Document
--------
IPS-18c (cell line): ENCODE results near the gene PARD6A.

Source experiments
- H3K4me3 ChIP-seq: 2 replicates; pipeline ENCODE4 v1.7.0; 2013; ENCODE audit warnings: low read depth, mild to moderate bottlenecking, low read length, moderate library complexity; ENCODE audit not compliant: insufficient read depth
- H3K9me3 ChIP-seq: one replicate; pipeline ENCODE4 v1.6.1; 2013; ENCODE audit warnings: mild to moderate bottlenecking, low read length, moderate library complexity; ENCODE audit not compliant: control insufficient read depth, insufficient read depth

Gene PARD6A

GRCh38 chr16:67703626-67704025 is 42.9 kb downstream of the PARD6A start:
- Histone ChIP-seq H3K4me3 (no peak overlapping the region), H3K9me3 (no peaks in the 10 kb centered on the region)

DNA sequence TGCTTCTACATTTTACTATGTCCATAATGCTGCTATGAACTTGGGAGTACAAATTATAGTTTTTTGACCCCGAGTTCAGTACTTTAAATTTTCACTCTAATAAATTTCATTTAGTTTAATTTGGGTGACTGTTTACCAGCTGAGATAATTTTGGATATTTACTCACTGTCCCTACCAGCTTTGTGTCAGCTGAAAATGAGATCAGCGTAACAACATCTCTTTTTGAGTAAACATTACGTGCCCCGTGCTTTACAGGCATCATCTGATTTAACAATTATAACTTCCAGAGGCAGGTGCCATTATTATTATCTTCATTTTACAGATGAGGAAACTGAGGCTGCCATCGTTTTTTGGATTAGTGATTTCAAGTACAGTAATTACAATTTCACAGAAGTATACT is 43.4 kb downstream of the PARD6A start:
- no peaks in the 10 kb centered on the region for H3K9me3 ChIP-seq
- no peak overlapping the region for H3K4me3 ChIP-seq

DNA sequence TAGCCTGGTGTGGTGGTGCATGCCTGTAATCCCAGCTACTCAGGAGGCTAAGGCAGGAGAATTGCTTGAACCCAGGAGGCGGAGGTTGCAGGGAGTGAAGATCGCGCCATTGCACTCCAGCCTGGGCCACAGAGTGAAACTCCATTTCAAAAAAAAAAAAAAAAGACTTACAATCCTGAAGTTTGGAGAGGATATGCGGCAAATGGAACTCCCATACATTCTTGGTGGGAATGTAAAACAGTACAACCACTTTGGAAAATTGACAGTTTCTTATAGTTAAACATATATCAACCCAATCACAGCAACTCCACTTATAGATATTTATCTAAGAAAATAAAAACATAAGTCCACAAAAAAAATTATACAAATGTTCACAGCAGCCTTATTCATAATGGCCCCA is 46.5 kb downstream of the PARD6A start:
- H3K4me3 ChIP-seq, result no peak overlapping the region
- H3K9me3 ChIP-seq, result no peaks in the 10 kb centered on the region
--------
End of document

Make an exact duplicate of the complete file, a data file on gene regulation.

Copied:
IPS-18c (cell line): ENCODE results near the gene PARD6A.

Source experiments
- H3K4me3 ChIP-seq: 2 replicates; pipeline ENCODE4 v1.7.0; 2013; ENCODE audit warnings: low read depth, mild to moderate bottlenecking, low read length, moderate library complexity; ENCODE audit not compliant: insufficient read depth
- H3K9me3 ChIP-seq: one replicate; pipeline ENCODE4 v1.6.1; 2013; ENCODE audit warnings: mild to moderate bottlenecking, low read length, moderate library complexity; ENCODE audit not compliant: control insufficient read depth, insufficient read depth

Gene PARD6A

GRCh38 chr16:67703626-67704025 is 42.9 kb downstream of the PARD6A start:
- Histone ChIP-seq H3K4me3 (no peak overlapping the region), H3K9me3 (no peaks in the 10 kb centered on the region)

DNA sequence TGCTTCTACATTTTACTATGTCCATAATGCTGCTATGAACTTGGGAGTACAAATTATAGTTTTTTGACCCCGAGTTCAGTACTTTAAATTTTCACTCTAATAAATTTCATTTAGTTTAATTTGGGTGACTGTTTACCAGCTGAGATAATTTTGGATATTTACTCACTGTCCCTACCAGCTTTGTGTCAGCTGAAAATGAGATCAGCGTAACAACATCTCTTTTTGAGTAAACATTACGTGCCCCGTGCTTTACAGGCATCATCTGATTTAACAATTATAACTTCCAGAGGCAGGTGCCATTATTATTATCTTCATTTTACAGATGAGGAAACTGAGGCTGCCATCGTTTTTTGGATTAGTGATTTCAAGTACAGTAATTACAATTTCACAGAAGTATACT is 43.4 kb downstream of the PARD6A start:
- no peaks in the 10 kb centered on the region for H3K9me3 ChIP-seq
- no peak overlapping the region for H3K4me3 ChIP-seq

DNA sequence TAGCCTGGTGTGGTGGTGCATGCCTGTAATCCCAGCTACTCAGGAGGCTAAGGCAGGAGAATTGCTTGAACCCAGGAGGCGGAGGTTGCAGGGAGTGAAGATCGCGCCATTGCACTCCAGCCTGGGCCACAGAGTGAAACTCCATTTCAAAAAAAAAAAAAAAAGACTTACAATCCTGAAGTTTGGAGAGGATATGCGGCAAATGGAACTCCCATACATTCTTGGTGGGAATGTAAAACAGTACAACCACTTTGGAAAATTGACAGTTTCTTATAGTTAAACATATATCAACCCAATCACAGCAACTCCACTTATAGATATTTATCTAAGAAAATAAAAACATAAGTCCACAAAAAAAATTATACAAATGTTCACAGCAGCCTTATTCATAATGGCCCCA is 46.5 kb downstream of the PARD6A start:
- H3K4me3 ChIP-seq, result no peak overlapping the region
- H3K9me3 ChIP-seq, result no peaks in the 10 kb centered on the region